Jeremiah 47:7
Parallel Verses
English Standard Version
How can it be quiet when the LORD has given it a charge? Against Ashkelon and against the seashore he has appointed it.”

King James Bible
How can it be quiet, seeing the LORD hath given it a charge against Ashkelon, and against the sea shore? there hath he appointed it.

American Standard Version
How canst thou be quiet, seeing Jehovah hath given thee a charge? Against Ashkelon, and against the sea-shore, there hath he appointed it.

Douay-Rheims Bible
How shall it be quiet, when the Lord hath given it a charge against Ascalon, and against the countries thereof by the sea side, and there hath made an appointment for it?

English Revised Version
How canst thou be quiet, seeing the LORD hath given thee a charge? against Ashkelon, and against the sea shore, there hath he appointed it.

Webster's Bible Translation
How can it be quiet, seeing the LORD hath given it a charge against Ashkelon, and against the sea shore? there hath he appointed it.

Jeremiah 47:7 Parallel
Keil and Delitzsch Biblical Commentary on the Old Testament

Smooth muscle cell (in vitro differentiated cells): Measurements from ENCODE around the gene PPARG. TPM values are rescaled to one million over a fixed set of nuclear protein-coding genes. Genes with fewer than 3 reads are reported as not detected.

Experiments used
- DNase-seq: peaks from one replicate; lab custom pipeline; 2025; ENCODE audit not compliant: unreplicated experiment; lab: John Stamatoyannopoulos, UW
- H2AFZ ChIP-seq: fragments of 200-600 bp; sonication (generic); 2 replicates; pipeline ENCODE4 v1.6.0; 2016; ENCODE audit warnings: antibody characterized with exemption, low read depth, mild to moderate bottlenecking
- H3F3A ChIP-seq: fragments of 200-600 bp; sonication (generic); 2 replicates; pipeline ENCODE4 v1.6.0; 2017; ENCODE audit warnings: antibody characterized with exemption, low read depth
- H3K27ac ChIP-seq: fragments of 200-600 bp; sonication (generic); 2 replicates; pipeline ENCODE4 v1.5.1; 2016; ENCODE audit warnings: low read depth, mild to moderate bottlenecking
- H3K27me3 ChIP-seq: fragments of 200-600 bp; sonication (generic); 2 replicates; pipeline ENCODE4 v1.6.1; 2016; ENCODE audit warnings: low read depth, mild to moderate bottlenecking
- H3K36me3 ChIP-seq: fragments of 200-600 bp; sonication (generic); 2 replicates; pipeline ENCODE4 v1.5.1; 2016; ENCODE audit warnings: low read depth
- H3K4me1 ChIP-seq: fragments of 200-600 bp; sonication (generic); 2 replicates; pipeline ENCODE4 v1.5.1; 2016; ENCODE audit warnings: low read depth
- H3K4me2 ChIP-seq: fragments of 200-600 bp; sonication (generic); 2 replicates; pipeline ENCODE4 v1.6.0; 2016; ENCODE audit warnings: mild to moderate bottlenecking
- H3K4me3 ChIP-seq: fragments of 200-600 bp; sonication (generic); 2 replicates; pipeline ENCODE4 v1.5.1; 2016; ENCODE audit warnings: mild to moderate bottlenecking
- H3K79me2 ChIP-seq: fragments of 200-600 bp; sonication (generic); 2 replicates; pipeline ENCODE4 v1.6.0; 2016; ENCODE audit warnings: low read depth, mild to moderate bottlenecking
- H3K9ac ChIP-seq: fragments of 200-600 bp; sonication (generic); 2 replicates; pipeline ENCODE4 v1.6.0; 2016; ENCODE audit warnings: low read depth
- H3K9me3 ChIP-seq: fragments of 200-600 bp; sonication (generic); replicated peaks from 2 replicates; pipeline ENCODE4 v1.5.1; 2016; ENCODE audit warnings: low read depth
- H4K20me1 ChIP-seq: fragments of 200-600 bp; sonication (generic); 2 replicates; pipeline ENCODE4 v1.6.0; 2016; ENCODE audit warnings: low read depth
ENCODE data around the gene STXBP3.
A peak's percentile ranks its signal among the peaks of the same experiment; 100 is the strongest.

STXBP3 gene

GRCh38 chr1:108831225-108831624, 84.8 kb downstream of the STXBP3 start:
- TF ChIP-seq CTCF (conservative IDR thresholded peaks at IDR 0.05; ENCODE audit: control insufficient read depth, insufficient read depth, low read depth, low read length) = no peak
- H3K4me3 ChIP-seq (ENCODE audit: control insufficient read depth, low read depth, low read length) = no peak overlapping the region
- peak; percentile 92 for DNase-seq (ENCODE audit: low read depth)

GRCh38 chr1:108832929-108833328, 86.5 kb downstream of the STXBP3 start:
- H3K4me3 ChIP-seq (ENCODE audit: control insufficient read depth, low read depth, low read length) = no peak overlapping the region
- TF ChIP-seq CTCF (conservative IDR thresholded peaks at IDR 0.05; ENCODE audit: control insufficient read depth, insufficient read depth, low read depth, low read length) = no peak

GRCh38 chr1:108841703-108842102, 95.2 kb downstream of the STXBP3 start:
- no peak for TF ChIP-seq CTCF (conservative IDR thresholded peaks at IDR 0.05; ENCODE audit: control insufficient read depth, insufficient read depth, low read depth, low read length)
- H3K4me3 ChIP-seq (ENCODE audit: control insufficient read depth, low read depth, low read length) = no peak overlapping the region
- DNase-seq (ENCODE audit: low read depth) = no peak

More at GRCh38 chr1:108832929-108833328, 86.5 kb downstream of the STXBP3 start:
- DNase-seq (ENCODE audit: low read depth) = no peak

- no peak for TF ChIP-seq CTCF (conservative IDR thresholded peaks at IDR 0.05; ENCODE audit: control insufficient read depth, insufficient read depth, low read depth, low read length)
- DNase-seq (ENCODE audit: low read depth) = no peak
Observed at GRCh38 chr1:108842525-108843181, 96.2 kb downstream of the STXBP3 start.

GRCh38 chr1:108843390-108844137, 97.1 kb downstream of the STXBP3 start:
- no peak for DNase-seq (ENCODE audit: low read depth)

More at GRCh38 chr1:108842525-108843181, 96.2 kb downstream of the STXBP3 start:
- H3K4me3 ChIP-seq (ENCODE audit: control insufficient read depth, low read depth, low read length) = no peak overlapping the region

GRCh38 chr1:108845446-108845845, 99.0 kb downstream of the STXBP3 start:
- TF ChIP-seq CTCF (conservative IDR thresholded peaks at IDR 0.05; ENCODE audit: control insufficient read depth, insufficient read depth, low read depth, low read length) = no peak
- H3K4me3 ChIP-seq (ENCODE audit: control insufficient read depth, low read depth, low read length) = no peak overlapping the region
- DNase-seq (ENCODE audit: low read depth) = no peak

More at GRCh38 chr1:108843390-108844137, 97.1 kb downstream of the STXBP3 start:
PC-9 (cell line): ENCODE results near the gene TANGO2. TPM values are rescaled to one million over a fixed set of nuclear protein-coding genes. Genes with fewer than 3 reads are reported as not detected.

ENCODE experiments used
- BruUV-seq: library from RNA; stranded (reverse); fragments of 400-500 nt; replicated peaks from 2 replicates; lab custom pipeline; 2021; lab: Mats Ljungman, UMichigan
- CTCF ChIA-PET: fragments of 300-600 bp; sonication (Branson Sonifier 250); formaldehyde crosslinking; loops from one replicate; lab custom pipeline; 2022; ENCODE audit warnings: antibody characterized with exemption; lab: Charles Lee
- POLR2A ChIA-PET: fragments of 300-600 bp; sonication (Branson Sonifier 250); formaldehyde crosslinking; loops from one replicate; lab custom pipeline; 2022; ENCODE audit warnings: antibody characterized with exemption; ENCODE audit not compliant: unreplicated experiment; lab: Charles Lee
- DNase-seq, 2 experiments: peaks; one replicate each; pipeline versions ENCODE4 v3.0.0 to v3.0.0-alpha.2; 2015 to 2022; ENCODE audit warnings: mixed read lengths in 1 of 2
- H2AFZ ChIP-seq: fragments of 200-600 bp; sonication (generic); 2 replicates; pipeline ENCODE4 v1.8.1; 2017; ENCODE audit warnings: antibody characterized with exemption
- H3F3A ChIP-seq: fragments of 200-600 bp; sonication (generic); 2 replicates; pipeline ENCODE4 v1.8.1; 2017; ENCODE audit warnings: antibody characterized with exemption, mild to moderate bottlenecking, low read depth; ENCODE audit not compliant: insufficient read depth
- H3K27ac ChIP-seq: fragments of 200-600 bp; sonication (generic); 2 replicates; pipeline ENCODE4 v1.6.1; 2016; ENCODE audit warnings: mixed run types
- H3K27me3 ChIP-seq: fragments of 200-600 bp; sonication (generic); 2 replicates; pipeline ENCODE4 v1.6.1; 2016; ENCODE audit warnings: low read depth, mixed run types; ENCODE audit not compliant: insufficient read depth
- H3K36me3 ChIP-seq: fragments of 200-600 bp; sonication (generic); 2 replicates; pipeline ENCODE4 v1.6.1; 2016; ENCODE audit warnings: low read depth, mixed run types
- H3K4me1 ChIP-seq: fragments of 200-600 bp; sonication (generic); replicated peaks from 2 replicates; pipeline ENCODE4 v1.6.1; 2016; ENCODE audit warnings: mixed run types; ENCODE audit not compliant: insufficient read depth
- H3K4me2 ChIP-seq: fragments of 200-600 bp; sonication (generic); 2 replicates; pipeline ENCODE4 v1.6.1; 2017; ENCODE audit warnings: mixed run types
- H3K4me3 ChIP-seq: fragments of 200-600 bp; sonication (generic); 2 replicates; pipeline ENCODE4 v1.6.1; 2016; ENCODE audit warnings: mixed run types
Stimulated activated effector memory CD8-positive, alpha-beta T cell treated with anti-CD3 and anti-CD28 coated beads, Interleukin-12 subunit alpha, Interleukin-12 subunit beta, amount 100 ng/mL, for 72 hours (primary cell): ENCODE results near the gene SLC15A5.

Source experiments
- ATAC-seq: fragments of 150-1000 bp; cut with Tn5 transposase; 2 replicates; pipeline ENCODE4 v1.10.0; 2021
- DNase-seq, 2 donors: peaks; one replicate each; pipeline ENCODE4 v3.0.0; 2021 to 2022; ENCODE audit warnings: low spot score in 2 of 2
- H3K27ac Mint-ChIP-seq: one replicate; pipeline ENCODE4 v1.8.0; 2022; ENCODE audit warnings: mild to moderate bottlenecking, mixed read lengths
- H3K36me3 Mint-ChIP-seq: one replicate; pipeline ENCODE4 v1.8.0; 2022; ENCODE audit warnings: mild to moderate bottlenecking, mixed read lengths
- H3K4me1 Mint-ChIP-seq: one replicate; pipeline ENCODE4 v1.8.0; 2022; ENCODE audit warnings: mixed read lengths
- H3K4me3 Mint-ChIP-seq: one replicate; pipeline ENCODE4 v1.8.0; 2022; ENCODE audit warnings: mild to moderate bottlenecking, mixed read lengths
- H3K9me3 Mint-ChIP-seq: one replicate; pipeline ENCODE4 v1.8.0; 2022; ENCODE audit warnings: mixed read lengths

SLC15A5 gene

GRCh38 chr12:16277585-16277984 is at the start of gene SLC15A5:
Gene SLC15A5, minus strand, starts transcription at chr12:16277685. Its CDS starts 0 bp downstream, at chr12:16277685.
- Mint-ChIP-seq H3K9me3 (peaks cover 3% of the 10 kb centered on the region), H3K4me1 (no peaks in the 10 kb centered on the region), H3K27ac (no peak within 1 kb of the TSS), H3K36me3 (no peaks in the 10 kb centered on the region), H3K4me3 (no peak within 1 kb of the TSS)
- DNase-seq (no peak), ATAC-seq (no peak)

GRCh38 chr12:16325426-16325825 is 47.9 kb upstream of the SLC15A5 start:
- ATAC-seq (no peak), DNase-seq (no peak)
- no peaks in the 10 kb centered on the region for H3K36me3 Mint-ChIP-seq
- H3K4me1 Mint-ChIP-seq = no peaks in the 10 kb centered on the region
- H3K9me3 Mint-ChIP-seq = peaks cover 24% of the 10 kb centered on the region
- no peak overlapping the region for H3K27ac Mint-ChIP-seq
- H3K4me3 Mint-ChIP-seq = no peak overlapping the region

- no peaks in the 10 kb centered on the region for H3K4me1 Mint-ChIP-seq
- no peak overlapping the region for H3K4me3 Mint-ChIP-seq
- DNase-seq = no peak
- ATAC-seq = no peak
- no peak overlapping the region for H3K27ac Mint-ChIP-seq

The word of the Lord against the Philistines came to Jeremiah "before Pharaoh smote Gaza." If we understand this time-definition in such a way that "the prophecy would refer to the conquest of Gaza by Pharaoh," as Graf thinks, and as Hitzig also is inclined to suppose, then this portion of the title does not accord with the contents of the following prophecy; for, according to Jeremiah 47:2, the devastator of Philistia approaches from the north, and the desolation comes not merely on Gaza, but on all Philistia, and even Tyre and Sidon (Jeremiah 47:4, Jeremiah 47:5). Hence Graf thinks that, if any one is inclined to consider the title as utterly incorrect, only two hypotheses are possible: either the author of the title overlooked the statement in Jeremiah 47:2, that the hostile army was to come from the north; in which case this conquest might have taken place at any time during the wearisome struggles, fraught with such changes of fortune, between the Chaldeans and the Egyptians for the possession of the border fortresses, during the reign of Jehoiakim (which is Ewald's opinion): or he may possibly have noticed the statement, but found no difficulty in it; in which case, in spite of all opposing considerations (see M. von Niebuhr, Gesch. Assyr. und Bab. p. 369), it must be assumed that the conquest was effected by the defeated army as it was returning from the Euphrates, when Necho, on his march home, reduced Gaza (Hitzig), and by taking this fortress from the enemy, barred the way to Egypt. Of these two alternatives, we can accept neither as probable. The neglect, on the part of the author of the title, to observe the statement that the enemy is to come from the north, would show too great carelessness for us to trust him. But if he did notice the remark, then it merely follows that Pharaoh must have reduced Gaza on his return, after being defeated at Carchemish. Nor is it legitimate to conclude, as Ewald does, from the statement in 2 Kings 24:7 ("The king of Egypt went no more out of his land; for the king of Babylon had taken all that had belonged to the king of Egypt, from the river of Egypt unto the river Euphrates"), that the wars between the Chaldeans and the Egyptians for the possession of the border fortresses, such as Gaza, were tedious, and attended with frequent changes of fortune. In the connection in which it stands, this statement merely shows that, after Nebuchadnezzar had made Jehoiakim his vassal, the latter could not receive any help from Egypt in his rebellion, after he had ruled three years, because Pharaoh did not venture to march out of his own territory any more. But it plainly follows from this, that Pharaoh cannot have taken the fortress of Gaza while retreating before Nebuchadnezzar. For, in this case, Nebuchadnezzar would have been obliged to drive him thence before ever he could have reduced King Jehoiakim again to subjection. The assumption is difficult to reconcile with what Berosus says regarding the campaign of Nebuchadnezzar, viz., that the continued in the field till he heard of the death of his father. Add to this, that, as M. von Niebuhr very rightly says, "there is every military probability against it" (i.e., against the assumption that Gaza was reduced by Necho on his retreat). "If this fortress had stood out till the battle of Carchemish, then it is inconceivable that a routed eastern army should have taken the city during its retreat, even though there were, on the line of march, the strongest positions on the Orontes, in Lebanon, etc., where it might have taken its stand." Hence Niebuhr thinks it "infinitely more improbable either that Gaza was conquered before the battle of Carchemish, about the same time as Ashdod, and that Jeremiah, in Jeremiah 47:1-7, predicts the approach of the army which was still engaged in the neighbourhood of Nineveh; or that the capture of the fortress did not take place till later, when Nebuchadnezzar was again engaged in Babylon, and that the prophet announces his return, not his first approach."